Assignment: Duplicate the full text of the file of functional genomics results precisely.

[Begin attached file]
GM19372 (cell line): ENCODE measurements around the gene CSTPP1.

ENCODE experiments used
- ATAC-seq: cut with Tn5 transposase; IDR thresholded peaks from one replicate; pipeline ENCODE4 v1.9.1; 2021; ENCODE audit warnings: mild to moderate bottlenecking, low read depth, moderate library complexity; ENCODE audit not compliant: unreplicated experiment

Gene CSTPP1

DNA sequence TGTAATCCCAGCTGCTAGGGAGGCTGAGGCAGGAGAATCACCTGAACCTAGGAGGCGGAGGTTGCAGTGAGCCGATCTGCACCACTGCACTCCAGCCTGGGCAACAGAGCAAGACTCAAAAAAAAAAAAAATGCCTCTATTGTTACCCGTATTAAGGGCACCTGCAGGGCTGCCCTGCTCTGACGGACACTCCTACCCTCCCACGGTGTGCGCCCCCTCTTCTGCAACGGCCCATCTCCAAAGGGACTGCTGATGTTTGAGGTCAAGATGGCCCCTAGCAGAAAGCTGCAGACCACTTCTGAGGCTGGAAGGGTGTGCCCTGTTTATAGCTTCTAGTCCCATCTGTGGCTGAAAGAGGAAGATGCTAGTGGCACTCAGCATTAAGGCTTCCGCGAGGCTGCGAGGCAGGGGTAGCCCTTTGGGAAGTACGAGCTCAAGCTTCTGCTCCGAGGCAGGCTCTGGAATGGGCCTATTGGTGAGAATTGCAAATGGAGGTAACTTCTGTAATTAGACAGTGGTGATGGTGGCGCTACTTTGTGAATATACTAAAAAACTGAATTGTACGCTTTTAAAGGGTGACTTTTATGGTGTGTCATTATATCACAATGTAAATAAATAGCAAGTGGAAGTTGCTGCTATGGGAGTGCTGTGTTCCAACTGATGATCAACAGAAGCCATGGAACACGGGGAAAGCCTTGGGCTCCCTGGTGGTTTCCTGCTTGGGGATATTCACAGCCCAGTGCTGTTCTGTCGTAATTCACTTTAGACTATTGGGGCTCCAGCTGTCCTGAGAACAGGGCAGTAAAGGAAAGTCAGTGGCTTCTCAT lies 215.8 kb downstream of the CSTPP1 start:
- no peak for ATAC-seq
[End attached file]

GM19372 (cell line): ENCODE measurements around the gene CSTPP1.

ENCODE experiments used
- ATAC-seq: cut with Tn5 transposase; IDR thresholded peaks from one replicate; pipeline ENCODE4 v1.9.1; 2021; ENCODE audit warnings: mild to moderate bottlenecking, low read depth, moderate library complexity; ENCODE audit not compliant: unreplicated experiment

Gene CSTPP1

DNA sequence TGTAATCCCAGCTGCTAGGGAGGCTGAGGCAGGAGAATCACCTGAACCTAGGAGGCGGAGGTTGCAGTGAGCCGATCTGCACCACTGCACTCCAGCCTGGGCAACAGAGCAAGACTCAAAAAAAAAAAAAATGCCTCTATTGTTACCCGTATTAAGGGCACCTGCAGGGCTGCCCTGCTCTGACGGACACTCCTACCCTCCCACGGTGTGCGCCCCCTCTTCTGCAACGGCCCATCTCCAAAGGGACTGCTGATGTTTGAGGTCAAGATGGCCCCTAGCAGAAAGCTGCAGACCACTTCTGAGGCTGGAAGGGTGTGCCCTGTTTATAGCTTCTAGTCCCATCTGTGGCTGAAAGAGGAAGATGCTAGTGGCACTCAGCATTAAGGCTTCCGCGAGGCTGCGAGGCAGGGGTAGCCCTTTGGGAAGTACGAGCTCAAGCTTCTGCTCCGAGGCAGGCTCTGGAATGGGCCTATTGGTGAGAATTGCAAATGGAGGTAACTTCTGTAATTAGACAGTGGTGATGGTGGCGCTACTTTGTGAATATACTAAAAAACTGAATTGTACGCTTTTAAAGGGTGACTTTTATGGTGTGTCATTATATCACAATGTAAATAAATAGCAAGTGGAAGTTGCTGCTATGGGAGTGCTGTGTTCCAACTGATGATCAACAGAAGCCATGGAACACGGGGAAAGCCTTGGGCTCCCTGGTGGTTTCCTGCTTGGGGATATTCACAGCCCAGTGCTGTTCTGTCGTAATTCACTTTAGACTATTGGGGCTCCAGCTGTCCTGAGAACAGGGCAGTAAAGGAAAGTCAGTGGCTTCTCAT lies 215.8 kb downstream of the CSTPP1 start:
- no peak for ATAC-seq